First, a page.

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As 2010 session ends, Ehrlich points to 2007

Ehrlich clasped hands.jpgHours before the curtain closed on the 2010 session of the Maryland General Assembly, former governor Robert L. Ehrlich Jr. (R) emailed a fundraising solicitation to supporters -- targeting a tax increased passed in 2007.

"With your help, we'll get Maryland back on the right track, and #1 on my list of priorities is repealing Governor Martin O'Malley's 20 percent increase in the sales tax, which disproportionately hurts low and middle-income Marylanders and small business owners who are already grappling with a recession," Ehrlich says in the solicitation.

Maryland's sales tax was raised from 5 percent to 6 percent during a special session of the legislature called by O'Malley (D) in 2007 to address a looming budget shortfall. It was part of a package of $1.4 billion in annual tax increases passed during the session, which also included hundreds of millions in spending cuts and a move to let voters
decide whether to legalize slot-machine gambling.

O'Malley has characterized the sales tax increase as "tough but correct," arguing that Maryland would be in far worse fiscal shape without the 2007 revenue increases.

Ehrlich first pledged to repeal the sales tax increase during his announcement speech last week in Rockville. The fundraising solicitation makes mention of the 2010 session as well. It notes that as soon as it ends, O'Malley will be able to resume his fundraising. The governor and legislators are barred from raising money during the 90-day session.

"This campaign is going to be tough, and I doubt that we can match the liberal establishment dollar-for-dollar, but I don't think we will need to," Ehrlich says in the solicitation. "The liberals in Annapolis have accumulated a horrible record of massive tax increases, out-of-control spending and out-of-touch liberal programs."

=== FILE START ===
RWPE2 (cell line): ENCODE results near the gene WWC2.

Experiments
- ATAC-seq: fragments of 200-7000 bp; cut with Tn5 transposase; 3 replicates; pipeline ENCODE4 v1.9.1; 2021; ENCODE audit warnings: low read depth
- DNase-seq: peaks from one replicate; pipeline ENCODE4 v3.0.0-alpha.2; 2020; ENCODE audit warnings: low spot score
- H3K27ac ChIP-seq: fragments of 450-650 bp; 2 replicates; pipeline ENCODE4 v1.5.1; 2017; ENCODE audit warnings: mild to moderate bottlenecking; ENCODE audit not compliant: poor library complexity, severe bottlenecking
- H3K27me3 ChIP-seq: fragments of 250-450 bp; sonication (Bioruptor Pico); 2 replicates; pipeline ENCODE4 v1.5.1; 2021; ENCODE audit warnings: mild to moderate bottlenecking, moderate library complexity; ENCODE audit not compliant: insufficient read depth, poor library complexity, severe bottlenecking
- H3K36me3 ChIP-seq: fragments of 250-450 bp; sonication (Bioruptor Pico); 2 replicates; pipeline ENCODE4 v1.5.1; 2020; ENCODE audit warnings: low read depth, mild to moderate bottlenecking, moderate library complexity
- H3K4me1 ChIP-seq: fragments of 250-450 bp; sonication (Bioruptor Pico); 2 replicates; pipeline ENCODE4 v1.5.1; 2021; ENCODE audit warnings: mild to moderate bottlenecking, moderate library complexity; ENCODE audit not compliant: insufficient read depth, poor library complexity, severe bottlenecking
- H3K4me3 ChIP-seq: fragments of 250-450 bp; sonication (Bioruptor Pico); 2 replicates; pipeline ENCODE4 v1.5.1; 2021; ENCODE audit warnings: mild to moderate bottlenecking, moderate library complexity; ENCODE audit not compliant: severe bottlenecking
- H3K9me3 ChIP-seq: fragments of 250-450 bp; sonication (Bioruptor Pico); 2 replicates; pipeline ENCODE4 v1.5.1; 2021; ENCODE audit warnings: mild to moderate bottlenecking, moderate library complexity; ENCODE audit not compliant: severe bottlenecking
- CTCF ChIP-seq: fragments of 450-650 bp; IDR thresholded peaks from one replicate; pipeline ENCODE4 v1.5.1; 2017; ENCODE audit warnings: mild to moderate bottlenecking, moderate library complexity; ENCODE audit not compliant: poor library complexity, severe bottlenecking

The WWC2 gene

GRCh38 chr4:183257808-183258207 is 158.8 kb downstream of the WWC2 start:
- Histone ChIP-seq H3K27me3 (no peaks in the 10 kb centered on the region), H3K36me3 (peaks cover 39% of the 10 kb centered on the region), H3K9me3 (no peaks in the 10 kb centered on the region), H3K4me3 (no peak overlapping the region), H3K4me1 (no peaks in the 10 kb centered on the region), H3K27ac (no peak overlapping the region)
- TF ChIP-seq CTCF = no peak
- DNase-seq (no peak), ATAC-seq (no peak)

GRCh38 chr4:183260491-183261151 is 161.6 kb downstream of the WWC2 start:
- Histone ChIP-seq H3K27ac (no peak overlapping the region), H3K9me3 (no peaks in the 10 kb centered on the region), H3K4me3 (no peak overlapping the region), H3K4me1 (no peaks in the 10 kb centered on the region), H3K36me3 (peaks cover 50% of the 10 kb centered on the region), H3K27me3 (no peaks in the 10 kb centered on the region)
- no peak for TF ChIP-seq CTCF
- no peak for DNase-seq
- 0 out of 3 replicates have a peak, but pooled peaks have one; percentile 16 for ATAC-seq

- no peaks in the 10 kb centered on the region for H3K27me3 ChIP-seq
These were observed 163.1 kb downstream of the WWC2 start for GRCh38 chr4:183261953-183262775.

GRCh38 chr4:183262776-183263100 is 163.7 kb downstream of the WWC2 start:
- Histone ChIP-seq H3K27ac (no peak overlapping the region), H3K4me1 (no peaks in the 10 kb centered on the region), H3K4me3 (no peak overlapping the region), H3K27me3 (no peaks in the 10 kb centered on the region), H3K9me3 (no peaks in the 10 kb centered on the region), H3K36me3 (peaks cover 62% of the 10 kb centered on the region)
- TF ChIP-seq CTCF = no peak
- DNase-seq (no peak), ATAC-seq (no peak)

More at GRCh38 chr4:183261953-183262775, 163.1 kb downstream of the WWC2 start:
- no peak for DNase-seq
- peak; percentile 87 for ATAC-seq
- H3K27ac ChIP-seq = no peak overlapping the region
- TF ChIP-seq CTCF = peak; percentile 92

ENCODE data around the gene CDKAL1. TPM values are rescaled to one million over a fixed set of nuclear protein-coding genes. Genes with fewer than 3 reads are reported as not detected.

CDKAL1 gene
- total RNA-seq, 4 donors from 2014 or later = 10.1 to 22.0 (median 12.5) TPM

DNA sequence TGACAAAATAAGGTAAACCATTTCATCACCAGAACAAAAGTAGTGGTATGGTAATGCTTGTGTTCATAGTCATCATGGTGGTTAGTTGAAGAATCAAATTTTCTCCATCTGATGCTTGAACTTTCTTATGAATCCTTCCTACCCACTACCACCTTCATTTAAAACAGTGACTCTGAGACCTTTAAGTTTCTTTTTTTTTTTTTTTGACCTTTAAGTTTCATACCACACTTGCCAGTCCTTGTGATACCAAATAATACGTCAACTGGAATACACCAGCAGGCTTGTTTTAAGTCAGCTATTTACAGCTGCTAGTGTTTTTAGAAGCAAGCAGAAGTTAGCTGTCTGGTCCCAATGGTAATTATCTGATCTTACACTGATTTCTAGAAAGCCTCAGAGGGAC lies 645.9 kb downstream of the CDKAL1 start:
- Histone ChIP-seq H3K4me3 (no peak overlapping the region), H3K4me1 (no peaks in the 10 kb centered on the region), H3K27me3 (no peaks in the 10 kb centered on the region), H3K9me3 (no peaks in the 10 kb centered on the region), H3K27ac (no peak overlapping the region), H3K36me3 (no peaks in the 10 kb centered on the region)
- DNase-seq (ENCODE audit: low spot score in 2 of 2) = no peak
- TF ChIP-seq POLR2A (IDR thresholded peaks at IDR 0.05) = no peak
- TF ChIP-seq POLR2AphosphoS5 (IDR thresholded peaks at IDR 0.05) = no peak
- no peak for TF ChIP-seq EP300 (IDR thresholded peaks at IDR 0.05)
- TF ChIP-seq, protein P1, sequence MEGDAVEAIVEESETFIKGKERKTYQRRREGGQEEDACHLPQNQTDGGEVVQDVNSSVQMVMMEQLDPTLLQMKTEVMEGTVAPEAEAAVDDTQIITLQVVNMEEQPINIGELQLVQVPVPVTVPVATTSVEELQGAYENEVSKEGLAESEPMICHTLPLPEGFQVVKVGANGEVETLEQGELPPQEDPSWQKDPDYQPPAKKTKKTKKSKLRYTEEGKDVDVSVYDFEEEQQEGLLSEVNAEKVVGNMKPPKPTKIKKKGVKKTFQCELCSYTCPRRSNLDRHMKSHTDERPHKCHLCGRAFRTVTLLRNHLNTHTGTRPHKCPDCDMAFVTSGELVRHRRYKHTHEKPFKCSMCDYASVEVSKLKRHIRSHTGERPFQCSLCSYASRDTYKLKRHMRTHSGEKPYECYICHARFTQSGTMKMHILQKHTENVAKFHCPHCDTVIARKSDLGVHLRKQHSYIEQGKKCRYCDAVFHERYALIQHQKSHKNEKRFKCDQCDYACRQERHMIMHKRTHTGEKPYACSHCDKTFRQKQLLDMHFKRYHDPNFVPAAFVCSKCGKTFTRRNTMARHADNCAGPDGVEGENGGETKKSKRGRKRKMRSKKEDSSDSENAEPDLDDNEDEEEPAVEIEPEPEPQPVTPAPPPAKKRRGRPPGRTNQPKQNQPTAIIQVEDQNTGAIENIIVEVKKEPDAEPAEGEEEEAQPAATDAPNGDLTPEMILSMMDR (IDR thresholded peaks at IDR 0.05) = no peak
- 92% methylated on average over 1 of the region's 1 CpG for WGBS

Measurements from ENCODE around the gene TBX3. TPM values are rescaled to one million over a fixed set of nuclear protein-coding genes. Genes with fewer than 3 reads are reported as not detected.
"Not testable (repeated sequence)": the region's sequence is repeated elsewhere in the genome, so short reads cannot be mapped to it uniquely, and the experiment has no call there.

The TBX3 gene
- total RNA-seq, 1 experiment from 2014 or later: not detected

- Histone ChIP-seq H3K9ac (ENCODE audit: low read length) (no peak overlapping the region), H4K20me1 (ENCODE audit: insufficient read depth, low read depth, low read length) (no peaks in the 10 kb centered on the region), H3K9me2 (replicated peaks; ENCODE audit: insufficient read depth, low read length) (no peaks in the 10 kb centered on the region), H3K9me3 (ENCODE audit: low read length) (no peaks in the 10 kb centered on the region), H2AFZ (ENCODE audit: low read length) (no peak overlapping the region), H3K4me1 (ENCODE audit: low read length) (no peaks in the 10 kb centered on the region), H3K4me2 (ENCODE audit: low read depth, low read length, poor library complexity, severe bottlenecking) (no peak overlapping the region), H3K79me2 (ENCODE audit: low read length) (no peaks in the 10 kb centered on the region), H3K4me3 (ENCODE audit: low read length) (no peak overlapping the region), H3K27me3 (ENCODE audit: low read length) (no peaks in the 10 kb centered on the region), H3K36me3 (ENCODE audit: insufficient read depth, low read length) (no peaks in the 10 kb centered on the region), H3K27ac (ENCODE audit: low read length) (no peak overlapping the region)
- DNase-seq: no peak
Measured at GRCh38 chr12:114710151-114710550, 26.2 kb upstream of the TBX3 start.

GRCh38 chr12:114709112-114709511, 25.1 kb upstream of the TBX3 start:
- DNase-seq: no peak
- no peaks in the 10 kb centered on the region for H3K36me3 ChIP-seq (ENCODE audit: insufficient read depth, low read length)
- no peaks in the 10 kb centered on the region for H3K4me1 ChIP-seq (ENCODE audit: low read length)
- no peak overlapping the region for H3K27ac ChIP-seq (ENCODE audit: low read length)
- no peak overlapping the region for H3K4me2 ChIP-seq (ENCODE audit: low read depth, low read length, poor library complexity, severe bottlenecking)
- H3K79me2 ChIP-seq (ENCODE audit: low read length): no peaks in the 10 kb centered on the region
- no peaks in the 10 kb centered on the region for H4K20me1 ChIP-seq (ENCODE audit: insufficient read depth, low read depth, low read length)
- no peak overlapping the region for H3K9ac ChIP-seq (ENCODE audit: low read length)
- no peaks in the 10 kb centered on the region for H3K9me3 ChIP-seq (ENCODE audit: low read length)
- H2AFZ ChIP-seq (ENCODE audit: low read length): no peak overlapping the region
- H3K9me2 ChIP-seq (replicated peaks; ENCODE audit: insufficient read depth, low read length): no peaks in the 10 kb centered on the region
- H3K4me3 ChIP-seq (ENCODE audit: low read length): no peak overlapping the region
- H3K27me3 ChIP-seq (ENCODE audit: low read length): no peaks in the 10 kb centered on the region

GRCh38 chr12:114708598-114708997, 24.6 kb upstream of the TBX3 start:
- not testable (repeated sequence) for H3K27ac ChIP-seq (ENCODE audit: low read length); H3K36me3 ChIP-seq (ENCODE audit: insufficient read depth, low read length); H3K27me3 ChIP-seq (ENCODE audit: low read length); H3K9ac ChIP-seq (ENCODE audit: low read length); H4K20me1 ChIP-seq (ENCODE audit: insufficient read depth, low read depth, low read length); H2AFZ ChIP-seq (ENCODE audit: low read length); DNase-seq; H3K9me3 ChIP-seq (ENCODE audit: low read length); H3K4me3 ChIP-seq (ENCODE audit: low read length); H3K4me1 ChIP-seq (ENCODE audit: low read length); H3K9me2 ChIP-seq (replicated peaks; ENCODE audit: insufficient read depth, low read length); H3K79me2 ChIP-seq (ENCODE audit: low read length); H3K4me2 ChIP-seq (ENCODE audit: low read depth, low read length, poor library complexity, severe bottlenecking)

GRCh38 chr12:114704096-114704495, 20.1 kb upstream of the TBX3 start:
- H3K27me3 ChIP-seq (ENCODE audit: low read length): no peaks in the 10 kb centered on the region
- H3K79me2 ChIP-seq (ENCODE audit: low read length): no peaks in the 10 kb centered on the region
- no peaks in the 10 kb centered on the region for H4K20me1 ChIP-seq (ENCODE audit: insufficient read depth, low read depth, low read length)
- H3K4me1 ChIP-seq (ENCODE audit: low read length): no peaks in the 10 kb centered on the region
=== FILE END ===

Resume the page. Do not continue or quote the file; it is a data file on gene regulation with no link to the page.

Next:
By John Wagner  |  April 12, 2010; 8:31 PM ET
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How does Mr. Ehrlich intend to balance the budget? Another 40% tuition increase, perhaps, like last time?

Ehrlich's policies have led to plenty of fee increases that burdened home owners and the middle class.

A good state costs money. Maryland provides the best public education in the country. Few states maintain their roads as well as Maryland.

You get what you pay for and the Democrats have delivered good returns for our investment.

Posted by: Hellmut | April 13, 2010 12:38 AM | Report abuse

We are an nonprofit representing the Azerbaijani-American community, and are trying to do research on health care, taxation and social security issues. Basically, through our research, we are overwhelmed with tons of information, and in order to be able to clearly and concisely formulate the choices to our members, we would be very interested in seeing some one-pagers outlining the pro's and con's on these topics. It would be also interesting to see what are other similar nonprofits thinking and doing. Being a grassroots organization, with a diverse membership, we need to be able to "keep it short" and easy to understand for busy people who don't particularly like or enjoy politics. If you have some tips, pointers and such information, could you please email it to me directly , or via our website

Posted by: jancanan | April 13, 2010 6:48 AM | Report abuse

Good public schools you have got to be kidding me. Hellmut must not live in Prince Georges County or Baltimore City. I paid close to $50,000 ayear in tuition for my kids because the public schools were so good I did not want my kids attending them.

Posted by: cheverly1 | April 13, 2010 11:50 AM | Report abuse

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